Individual meetings are the preferred way to communicate a lay off. The message to the employees should be short and to the point. There is no need to prolong the discussion whether it is delivered individually or in a group. It is best to have a manager deliver the message in a private setting in the presence of a human resources representative. Once the message is delivered, the manager should then leave the room and allow the human resources representative to discuss the severance package. A word of caution though as one never knows how an individual will react to a notice that they are losing their job, so the manager should stay close to the door in the event the discussion gets out of hand.
Never on Friday
A lay off notice should never be done on a Friday and especially not on a Friday afternoon. Mid-week in the morning is best as it gives management time to communicate the changes with the remaining employees and give the employees a few days to acclimate themselves to the changes. A Friday layoff allows the rumor mills to take hold over the weekend.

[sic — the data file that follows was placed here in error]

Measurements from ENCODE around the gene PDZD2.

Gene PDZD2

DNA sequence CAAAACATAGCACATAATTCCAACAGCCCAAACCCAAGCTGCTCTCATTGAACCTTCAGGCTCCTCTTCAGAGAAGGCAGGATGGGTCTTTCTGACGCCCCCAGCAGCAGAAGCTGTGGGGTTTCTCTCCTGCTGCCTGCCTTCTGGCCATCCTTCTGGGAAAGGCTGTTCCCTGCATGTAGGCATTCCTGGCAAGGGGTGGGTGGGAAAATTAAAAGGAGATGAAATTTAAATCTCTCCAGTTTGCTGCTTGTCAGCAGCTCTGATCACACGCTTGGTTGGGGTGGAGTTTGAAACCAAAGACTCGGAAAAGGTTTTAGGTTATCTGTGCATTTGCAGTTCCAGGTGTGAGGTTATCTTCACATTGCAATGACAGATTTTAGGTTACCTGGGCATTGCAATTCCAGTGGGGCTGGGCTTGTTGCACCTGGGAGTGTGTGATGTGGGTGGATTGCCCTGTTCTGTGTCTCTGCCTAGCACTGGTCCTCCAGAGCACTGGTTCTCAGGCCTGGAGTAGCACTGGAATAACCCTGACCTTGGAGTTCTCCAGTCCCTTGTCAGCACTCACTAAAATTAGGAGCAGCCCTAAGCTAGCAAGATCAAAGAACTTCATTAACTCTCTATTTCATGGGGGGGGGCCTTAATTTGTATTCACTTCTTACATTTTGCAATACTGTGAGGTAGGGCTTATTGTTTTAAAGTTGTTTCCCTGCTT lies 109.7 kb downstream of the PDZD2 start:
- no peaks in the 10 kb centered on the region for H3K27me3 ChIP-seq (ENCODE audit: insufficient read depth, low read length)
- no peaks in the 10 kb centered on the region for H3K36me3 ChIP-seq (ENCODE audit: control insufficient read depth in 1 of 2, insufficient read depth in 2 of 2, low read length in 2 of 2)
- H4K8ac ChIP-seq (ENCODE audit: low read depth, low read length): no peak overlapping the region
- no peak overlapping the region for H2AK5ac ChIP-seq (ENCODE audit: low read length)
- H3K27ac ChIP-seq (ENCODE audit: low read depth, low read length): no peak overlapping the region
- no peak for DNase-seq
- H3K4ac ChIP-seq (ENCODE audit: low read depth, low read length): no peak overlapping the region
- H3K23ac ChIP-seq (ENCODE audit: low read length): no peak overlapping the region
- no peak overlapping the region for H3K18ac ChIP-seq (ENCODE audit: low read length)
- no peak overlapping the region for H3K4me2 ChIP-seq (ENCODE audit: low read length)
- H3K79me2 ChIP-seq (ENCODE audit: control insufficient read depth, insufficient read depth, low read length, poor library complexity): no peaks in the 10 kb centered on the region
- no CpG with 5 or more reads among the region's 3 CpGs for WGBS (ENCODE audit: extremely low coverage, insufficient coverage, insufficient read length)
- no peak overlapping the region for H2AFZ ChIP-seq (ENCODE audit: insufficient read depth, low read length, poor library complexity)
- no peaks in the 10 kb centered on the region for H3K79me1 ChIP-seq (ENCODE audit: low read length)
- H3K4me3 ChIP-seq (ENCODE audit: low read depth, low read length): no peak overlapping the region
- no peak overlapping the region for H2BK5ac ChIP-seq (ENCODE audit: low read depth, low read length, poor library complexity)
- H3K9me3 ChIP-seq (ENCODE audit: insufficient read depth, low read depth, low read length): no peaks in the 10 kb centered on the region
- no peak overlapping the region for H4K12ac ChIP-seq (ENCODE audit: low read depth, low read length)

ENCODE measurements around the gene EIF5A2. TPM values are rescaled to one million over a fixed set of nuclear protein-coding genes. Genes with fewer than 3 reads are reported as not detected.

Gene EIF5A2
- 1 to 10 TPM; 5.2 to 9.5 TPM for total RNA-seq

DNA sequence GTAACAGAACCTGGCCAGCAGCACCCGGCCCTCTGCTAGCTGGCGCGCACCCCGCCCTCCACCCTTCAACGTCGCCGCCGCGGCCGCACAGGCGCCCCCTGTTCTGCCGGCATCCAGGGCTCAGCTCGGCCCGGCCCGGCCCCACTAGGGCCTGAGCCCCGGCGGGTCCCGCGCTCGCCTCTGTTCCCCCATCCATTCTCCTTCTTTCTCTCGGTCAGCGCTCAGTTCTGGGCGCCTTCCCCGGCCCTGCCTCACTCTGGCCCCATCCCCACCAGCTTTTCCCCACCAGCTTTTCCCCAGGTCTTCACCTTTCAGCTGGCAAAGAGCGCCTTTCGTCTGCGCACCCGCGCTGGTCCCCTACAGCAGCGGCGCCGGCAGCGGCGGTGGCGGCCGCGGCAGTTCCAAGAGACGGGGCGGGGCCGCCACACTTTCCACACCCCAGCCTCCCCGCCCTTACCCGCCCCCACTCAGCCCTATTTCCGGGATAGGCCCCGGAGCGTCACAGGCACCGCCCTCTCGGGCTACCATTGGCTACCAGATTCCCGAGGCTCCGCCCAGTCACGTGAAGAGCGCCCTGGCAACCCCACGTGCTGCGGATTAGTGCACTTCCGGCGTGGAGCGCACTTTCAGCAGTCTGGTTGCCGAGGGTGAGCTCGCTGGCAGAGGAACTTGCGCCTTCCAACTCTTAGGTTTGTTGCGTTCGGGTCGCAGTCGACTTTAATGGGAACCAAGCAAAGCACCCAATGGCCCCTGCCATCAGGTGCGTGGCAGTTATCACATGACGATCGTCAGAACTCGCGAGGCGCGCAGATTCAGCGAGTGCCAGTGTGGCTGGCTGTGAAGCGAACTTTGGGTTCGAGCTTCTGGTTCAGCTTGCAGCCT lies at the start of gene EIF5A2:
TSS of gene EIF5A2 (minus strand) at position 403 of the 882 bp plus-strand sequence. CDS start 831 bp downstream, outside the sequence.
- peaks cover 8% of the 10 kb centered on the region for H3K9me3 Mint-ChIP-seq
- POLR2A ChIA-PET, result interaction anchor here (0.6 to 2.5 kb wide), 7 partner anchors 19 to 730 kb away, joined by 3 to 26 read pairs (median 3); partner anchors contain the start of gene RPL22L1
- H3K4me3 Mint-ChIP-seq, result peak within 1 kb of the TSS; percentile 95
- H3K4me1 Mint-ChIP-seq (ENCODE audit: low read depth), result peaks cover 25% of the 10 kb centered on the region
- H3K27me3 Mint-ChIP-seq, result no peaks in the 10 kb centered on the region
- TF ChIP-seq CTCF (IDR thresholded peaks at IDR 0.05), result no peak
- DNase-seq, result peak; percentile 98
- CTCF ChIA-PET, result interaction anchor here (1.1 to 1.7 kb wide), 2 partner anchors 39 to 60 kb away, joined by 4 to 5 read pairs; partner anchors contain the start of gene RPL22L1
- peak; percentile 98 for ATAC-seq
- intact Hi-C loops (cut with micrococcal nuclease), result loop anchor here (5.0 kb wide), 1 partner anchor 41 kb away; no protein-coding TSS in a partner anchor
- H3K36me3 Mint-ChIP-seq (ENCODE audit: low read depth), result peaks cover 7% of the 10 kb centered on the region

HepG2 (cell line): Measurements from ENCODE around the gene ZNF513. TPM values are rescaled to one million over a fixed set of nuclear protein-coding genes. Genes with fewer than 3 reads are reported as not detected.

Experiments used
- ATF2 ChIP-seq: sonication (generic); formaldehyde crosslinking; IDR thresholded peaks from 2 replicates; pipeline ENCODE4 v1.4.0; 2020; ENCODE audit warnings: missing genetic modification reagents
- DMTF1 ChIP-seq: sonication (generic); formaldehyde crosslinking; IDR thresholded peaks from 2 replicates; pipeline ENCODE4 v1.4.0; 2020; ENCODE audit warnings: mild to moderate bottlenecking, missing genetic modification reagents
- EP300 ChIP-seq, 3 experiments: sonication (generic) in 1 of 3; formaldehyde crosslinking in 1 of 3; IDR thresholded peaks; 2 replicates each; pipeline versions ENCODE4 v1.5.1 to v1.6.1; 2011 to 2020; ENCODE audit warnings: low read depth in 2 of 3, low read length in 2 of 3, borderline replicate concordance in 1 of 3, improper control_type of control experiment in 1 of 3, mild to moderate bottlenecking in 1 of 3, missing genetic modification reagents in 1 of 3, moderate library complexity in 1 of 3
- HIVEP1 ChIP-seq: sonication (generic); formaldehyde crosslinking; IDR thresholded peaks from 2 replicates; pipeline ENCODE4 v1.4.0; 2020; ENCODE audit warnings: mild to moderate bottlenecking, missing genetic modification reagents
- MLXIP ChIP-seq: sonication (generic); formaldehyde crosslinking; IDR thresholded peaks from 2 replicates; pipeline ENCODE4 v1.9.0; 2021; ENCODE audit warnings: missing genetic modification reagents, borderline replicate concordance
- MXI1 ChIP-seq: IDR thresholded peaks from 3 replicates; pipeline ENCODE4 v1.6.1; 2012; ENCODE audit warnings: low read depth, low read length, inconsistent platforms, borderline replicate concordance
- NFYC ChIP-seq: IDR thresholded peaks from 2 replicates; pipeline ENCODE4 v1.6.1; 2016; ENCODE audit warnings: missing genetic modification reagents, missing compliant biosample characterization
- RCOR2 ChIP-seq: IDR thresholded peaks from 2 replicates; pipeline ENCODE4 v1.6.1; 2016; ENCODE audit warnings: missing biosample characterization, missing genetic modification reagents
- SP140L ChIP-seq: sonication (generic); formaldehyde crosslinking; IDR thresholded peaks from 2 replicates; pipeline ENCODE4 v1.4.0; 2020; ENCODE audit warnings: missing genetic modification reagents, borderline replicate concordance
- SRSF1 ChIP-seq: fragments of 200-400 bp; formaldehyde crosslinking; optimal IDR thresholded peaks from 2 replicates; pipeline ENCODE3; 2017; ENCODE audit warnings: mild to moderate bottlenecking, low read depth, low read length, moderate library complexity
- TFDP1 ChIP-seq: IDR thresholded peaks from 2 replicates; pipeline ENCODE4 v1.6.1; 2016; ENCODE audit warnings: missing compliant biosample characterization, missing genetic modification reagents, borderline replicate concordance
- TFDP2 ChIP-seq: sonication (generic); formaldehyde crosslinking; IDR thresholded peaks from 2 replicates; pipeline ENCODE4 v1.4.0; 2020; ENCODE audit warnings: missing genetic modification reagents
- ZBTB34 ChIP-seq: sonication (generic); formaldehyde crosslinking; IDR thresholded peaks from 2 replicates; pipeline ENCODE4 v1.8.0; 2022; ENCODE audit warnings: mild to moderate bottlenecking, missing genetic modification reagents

Employees who stay will worry about what they have in store for them when they return to work on Monday.
Communicate to the Keepers
Once all of the people being laid off are notified and leave the building, have an all-employee meeting to inform them of what happened, why it happened and what the plans are for the future. Immediately following this meeting, individual departments should meet to discuss how the work will be performed and the new duties of each of the employees.
Reward the People Who Stay
If you have been holding back on granting wage and salary increases and if it is possible financially, grant an increase to the employees who are staying. You want these people to know they are the core of your future. Sometimes it is best to lay off people to allow you to have the resources to reward your best performers.
Lay offs are never easy, but they are often necessary for the ongoing viability of the company. A well thought out and well planned downsizing will go a long way to ensure this viability. A lay off without a plan is a plan for disaster.